If the requirements to be a true dragon are have the dragon types and have age categories, then it seems like a half-red dragon human would be a true dragon right?
There have been various suggestions for mixing dragons and creating hybrids, from calculating average values for the hybrid (adding up the values of the parents and dividing them by two etc) through applying a colour theory of sorts (a blue and a yellow parent would produce a green offspring) and other solutions to applying unofficial templates (such as I linked here).
I'd suggest checking the links for a more thorough discussion. :)
As intelligent NPCs, dragons will have a range of personalities and motivations; however, since your trouble is with separating them from ordinary humanoid NPCs, I would recommend playing up the stereotypes a bit to add some distinction.
I will draw mostly from Draconomicon here, since the specified system is 3.5. It has some advice on roleplaying dragons, though a lot more on habitat and things like that.
Firstly, dragons have time. Unless they are acting in immediate defence of their hoard or offspring, there is hardly ever a reason to hurry, and it is better to do something right then to rush. To fill the time between, they will entertain their minds with puzzles, whether benign pursuits or malicious scheming as well as the accumulation of knowledge and treasure.
This also leads to their vanity and arrogance. This might vary a bit more, and some dragons are diplomatic enough to hide this from the creatures they interact with, but when one's life is an order of magnitude longer than a human's, it is easy to consider them lesser. An idea could be to try thinking of ants, or some other insect, compared to yourself. This is probably more prevalent with the ones playing the great game than the copper from the description.
They also will seek fortune and fame from the moment of their hatching until their deaths, unlike most humanoids who would do most of this in the adult/middle aged period of their lives. A dragon's hoard (in terms of monetary value) is it's indicator of status (along with age), and a dragon with a small holding will find itself looked down upon.
Additionally, you can add something more species specific to add a bit of personality between the dragons you do have. I can summarize a few of the canon ones for the types you listed, which you can add to taste.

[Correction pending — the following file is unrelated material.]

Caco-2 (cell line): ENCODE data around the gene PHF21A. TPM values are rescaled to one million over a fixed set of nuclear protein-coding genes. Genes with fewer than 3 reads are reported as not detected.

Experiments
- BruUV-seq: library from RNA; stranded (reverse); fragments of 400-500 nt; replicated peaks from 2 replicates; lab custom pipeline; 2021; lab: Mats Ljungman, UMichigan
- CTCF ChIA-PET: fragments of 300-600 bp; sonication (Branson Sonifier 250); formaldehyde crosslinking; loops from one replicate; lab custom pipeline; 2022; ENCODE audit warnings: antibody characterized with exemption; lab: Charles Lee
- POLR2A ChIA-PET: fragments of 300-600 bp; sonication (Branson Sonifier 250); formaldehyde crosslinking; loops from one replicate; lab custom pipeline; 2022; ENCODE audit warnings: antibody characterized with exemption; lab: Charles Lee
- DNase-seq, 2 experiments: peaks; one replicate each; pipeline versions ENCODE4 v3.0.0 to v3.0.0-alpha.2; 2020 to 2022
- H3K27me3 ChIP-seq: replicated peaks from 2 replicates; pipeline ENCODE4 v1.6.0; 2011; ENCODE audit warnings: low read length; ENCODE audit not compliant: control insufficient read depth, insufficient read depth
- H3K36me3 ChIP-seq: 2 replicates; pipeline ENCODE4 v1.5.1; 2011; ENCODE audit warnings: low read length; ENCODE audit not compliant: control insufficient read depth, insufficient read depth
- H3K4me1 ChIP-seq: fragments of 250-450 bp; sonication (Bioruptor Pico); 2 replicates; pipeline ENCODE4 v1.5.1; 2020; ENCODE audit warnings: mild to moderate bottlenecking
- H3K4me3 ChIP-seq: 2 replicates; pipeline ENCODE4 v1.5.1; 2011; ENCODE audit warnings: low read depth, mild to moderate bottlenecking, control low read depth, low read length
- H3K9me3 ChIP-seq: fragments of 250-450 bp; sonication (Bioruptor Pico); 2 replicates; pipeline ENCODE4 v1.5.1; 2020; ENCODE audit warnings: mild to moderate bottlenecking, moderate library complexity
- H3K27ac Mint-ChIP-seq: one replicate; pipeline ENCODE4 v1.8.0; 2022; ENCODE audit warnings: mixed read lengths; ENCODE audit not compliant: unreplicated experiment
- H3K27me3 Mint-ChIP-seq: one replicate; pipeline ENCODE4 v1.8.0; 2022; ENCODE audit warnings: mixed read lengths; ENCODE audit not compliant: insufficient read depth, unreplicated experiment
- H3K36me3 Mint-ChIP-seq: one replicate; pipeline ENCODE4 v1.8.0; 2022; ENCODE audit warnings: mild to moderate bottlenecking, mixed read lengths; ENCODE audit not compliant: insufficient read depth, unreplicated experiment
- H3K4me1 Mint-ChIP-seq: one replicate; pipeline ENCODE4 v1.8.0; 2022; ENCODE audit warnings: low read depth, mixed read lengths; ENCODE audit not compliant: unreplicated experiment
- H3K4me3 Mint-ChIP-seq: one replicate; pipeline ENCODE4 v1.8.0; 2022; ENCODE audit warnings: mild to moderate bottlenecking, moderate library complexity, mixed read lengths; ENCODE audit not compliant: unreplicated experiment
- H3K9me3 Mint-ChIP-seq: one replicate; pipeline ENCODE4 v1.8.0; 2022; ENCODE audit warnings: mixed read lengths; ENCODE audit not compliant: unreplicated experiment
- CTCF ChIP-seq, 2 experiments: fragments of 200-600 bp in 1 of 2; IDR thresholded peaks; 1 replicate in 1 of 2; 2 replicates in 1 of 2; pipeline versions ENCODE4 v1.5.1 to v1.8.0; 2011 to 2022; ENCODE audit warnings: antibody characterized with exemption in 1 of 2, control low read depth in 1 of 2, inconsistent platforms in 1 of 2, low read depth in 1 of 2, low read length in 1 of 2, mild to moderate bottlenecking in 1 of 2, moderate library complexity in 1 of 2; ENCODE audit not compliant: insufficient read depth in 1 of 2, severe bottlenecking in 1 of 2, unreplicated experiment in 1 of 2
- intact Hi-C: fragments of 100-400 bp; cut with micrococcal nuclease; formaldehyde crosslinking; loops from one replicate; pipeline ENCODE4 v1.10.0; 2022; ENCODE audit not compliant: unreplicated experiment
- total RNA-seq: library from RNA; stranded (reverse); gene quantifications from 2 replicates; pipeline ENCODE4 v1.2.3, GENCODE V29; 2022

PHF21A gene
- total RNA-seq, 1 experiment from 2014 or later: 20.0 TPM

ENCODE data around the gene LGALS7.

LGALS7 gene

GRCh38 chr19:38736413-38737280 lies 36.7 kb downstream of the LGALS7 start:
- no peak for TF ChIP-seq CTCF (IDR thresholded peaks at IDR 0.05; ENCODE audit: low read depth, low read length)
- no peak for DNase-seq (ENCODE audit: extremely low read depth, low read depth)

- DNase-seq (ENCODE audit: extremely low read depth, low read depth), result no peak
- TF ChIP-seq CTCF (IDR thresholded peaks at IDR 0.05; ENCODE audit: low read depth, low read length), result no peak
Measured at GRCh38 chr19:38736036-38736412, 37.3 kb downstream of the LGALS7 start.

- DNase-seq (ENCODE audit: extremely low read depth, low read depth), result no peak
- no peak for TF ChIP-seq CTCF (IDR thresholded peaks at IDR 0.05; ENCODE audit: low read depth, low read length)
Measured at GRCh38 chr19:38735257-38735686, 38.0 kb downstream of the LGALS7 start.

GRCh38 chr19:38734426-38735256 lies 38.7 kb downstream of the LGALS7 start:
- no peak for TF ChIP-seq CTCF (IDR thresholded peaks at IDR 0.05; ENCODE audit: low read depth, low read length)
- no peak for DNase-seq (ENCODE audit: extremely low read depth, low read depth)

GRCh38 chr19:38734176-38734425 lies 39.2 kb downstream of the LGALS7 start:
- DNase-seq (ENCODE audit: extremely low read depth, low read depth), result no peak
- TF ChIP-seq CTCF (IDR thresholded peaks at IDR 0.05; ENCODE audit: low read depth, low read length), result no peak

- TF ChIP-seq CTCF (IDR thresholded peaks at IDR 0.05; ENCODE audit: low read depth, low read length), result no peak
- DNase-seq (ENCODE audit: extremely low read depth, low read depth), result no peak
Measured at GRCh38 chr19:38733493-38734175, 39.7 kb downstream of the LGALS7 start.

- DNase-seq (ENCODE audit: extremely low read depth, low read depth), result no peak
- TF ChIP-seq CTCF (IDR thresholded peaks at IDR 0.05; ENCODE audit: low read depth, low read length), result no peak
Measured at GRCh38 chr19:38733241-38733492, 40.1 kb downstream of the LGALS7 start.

Copper dragons are pranksters and riddlers, and very appreciative of humour. They are generally good-natured, but can be covetous and miserly, as well as very annoyed with anyone who does not laugh at their jokes.
Green dragons are belligerent masters of intrigue and back-biting. As well as treasure, they have insatiable lust for power and victory.
Red dragons are rapacious, greedy, and vain. So like normal dragons, but taken up to 11. They are the most obsessive treasure collectors, and will know the value and origin of every item in their hoard.
Silver dragons enjoy the company of the lesser races, and will protect those in need, though they are generally fairly hands-off unless there is some genuine need for action. They spend a lot of time in humanoid form, usually as either old men or youthful elves. They are probably closest psychologically to the lesser lived races with regard to time.
I'd suggest using these traits to help distinguish your dragons a bit more, at least until you get to having many dragon NPCs that are interacted with frequently. If you want some additional little things, you could do something like accent your speech (draconic puts the stress at the beginning of words, which could carry over into their Common speech) or adopt a mannerism or two.
For books, you can try Draconomicon, which is where most of the info above is drawn from. The monster manual has a tiny bit, though I'm assuming you've read that. There are a few third party books that also deal with dragons, though they might have some differing views compared to official Wizards products (though as DM, you can change whatever you like). For more general information, I'd look into the characterization of very long lived characters in fiction.